Get the app
Get the app

Join millions of investors on Stash

Investing, simplified

Start today with as little as $5
Get the app
Teach Me

Why Is The Market So Unpredictable? Let’s Talk Volatility

October 19, 2018

  • Volatility measures change
  • Beta is a measurement of an asset’s volatility
  • A beta of less than one generally means an asset is less volatile
2 min read

Market volatility can mean uncertainty and unpredictability. And if there’s one thing investors tend to worry about, it’s uncertainty. After all, most investors want a stable return on their investments.

But markets aren’t always tranquil. Some days they’re up. Some days they’re down.

Here’s the thing. That’s normal. Markets always change, they are unpredictable and sometimes they can be volatile.

What is market volatility?

Broadly speaking, market volatility measures the rate of deviation away from an average. In other words, when experts think of volatility, they look at the degree of change in a security’s price over time.

In the case of investments—stocks, bonds, ETFs, etc.—financial experts use volatility to gauge an asset’s value over a given time, compared to an average or index. The more an asset’s price moves, the more volatile experts consider it to be.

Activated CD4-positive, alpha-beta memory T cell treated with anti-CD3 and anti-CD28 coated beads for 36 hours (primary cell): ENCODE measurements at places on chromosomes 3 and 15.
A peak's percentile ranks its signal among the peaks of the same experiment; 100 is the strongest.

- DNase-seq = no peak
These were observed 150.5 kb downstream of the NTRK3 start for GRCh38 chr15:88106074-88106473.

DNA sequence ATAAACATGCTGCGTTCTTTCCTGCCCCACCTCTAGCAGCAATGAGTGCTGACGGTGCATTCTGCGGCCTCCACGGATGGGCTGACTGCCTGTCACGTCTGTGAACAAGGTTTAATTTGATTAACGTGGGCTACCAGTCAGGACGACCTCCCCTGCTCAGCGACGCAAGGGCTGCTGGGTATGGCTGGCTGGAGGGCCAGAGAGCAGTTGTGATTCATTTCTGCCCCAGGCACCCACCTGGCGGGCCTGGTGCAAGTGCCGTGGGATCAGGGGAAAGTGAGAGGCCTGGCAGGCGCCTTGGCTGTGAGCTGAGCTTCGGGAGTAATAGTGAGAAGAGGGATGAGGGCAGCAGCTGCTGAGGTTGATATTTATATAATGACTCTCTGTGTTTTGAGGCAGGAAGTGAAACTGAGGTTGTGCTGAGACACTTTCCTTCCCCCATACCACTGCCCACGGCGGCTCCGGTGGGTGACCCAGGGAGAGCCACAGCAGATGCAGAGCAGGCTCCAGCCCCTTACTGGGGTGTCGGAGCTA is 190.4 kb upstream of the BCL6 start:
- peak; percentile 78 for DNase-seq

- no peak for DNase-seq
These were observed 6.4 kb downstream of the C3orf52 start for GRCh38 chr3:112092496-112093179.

Generally, individual stocks are more volatile than bonds, ETFs, and mutual funds. That’s because an individual stock is issued by a single company, and many different factors, both inside and outside the company, can affect how it performs. Bonds tend to be less volatile because they are a form of debt with specific plans for repayment. And funds are potentially less volatile than a single stock because they are baskets of stocks (or bonds), which can help spread risk by investing in numerous companies at once.

Many things can cause volatility, including political uncertainty, news related to a specific company and its stock, or investment dollars flooding into or out of the market.

Financial experts use volatility to gauge an asset’s value over time, compared to an average or index.

What’s the Vix?

Often when people on Wall Street talk about volatility they’re referring to the VIX.

The VIX is another name for the Chicago Board Options Exchange’s Volatility Index, a stock index that measures the amount of volatility in U.S. markets using a numerical scale.

Deeper dive: beta

If you want to look at the volatility of an individual stock, you want to find something called its beta. Beta is a measurement of an asset’s volatility and can be found on many stock research websites.

If the beta is less than 1, generally that means the asset is less volatile than the overall market. A beta of more than 1 means it’s more volatile.

Volatility: Why it matters to you

As a long-term investor, you don’t necessarily need to pay special attention to the short-term movements of the VIX, or of a stock’s beta.

However, you should be aware generally of how your investments behave in low and high-volatility environments.

Diversification can help protect your portfolio

Market volatility is part of investing, plain and simple. By staying diversified, you can potentially protect your portfolio from market storms and turbulence.

Put your money in a variety of different investments that are not subject to the same risks and therefore are less likely to share the same fate.